Companies must pay commissions during vacation periods
On May 22, 2014, the Court of Justice of the European Union handed down a judgment in which it declared the right of workers who collect part of their salary in commissions to receive an amount in respect of commissions during their vacation periods.
In arriving at this conclusion, the court asserted that the right of every worker to take paid annual leave must be regarded as a particularly important principle of European Union social law, from which there can be no derogations. The court interpreted article 7 of Directive 2003/88, concerning certain aspects of the organization of working time, clarifying that the term “paid annual leave” (i.e. vacation) which appears in the law means that, as long as the “annual leave” lasts, compensation must be maintained. In other words, workers must receive their normal compensation for this period of rest.
In the case brought before the court, the worker collected part of his salary in commissions. These commissions represented approximately 60% of the worker’s compensation, and the worker did not generate any commissions during the period of his annual leave.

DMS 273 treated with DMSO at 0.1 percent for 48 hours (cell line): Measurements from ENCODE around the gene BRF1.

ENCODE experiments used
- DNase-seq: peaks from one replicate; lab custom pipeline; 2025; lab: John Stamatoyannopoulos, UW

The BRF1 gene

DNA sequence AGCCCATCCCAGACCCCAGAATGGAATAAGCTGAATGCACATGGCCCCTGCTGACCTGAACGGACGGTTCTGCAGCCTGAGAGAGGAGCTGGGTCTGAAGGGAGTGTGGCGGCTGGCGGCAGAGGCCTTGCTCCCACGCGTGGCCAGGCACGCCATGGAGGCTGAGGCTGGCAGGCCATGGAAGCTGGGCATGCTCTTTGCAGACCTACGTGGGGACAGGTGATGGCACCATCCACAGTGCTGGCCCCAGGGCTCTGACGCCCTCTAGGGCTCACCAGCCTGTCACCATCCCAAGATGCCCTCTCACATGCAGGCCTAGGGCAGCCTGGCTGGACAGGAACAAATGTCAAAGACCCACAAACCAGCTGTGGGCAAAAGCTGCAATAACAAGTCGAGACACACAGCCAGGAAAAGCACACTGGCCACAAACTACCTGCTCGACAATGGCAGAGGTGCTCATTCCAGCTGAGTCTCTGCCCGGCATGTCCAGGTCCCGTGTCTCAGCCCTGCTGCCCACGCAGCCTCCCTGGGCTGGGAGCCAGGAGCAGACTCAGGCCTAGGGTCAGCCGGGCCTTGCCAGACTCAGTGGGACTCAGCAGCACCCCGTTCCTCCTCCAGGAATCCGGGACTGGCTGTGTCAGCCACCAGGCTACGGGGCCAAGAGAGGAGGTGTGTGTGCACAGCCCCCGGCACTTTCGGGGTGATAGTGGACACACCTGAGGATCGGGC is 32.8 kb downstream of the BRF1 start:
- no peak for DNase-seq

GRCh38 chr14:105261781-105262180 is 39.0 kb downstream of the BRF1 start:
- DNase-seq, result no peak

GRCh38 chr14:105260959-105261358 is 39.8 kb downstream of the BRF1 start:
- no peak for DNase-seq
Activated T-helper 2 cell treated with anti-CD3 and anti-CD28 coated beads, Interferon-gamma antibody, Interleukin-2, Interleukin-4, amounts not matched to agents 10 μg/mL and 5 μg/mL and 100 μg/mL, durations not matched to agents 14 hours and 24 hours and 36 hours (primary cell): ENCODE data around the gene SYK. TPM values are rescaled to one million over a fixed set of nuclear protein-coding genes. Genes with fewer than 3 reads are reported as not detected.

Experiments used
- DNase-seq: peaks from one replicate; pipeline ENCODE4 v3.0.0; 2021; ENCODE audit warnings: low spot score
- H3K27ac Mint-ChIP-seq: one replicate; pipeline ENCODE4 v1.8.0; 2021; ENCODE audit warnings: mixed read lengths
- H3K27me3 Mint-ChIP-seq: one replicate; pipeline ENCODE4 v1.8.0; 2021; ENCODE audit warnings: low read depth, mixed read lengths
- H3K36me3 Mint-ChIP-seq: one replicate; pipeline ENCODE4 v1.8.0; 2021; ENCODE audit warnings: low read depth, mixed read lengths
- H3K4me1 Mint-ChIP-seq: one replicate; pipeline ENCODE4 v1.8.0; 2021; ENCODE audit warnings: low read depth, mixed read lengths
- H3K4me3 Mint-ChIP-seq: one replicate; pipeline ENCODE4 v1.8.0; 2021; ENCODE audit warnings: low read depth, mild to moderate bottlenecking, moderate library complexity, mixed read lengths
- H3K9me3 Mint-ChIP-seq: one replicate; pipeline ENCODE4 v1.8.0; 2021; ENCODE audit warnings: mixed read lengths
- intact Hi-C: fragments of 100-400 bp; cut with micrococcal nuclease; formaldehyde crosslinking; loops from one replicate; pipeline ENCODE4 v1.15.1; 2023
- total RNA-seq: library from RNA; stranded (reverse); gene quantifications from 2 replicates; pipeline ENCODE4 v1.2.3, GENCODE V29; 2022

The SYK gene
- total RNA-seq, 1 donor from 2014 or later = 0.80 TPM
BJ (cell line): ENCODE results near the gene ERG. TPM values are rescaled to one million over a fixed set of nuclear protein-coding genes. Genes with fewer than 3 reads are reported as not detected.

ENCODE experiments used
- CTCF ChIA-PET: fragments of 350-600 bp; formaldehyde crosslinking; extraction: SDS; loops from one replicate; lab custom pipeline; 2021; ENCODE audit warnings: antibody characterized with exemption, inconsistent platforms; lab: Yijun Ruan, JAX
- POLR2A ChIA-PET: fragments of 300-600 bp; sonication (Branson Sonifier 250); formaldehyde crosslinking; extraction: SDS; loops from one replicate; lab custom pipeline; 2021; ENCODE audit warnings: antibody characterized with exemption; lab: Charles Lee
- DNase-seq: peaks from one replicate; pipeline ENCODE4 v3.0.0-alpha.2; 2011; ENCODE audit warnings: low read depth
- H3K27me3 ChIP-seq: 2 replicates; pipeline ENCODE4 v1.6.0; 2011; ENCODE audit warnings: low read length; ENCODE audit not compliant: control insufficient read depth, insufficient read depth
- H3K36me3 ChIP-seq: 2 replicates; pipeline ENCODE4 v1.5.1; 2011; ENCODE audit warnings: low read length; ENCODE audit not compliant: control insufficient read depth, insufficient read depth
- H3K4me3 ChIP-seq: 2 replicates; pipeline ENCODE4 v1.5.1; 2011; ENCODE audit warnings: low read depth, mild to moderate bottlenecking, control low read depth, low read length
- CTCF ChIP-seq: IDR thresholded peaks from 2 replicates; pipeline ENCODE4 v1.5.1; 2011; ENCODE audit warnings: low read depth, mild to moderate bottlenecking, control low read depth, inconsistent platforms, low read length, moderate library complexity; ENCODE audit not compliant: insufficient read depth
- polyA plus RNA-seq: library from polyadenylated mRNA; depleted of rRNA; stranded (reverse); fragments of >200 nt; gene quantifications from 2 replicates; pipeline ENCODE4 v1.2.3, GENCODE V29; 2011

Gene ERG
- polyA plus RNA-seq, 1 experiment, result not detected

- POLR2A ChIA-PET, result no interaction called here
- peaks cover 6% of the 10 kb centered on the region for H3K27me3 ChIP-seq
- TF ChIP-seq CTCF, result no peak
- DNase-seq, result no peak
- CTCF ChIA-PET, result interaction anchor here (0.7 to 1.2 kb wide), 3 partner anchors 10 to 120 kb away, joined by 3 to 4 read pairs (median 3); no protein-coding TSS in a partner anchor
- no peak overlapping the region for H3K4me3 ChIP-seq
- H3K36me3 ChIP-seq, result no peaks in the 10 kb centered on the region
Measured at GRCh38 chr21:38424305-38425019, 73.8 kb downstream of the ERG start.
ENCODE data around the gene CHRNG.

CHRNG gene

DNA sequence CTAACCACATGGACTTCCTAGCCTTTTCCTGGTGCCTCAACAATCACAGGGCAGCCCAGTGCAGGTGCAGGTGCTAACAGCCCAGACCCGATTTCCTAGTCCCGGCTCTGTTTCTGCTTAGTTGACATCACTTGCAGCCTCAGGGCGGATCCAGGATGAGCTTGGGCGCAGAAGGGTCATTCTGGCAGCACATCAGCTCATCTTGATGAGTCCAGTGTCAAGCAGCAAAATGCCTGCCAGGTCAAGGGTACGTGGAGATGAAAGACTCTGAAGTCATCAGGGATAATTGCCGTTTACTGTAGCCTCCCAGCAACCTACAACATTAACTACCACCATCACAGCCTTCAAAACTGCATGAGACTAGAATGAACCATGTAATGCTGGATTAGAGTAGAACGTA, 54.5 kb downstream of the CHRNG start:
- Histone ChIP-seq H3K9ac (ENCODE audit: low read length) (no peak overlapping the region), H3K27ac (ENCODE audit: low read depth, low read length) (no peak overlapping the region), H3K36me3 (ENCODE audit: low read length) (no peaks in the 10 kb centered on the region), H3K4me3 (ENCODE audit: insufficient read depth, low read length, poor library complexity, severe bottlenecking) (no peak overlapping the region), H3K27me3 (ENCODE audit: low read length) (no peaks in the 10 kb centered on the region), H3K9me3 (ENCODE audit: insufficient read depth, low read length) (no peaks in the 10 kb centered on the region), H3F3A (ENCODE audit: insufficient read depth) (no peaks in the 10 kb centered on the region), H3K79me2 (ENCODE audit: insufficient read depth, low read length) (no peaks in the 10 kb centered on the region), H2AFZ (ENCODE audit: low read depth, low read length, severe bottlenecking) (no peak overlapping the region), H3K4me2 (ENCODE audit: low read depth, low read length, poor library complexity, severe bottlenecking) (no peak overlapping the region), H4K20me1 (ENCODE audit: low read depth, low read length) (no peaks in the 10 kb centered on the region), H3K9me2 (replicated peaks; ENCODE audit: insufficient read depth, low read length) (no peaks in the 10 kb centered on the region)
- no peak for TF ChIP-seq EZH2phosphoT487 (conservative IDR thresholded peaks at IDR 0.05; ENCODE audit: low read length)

The court considered that, notwithstanding the compensation received by the worker during the period in which he actually takes his annual leave, he may be deterred from exercising his right to annual leave, given the financial disadvantage which, although deferred, is nonetheless genuinely suffered by him during the period following that of his annual leave. Therefore, the court concluded that this reduction in the worker’s compensation in respect of his paid annual leave is contrary to the objective pursued by article 7 of Directive.
As regards the methods of calculating the compensation to which the worker is entitled during his vacation, the court held that it should be determined by the national court, in light of the objective pursued by article 7 of Directive 2003/88 (that workers have at least four weeks of paid annual leave) and according to the following criteria:
(i) In principle, the compensation paid in respect of the vacation must be determined in such a way as to correspond to the normal compensation received by the worker. Where the compensation received by the worker is composed of several components, the determination of the normal compensation requires a specific analysis.
(ii) Specifically, all components of total compensation relating to the professional and personal status of the worker (any allowances relating to seniority, length of service and professional qualifications) must be maintained during his paid annual vacation.
(iii) The components of the worker’s total compensation that are intended exclusively to cover occasional or ancillary costs need not be taken into account.
In the case analyzed, referring to the criteria adopted by the national court, the court noted the possibility that an average calculated on the basis of a reference period considered to be representative, under national law, may achieve the objective pursued by article 7 of Directive 2003/88.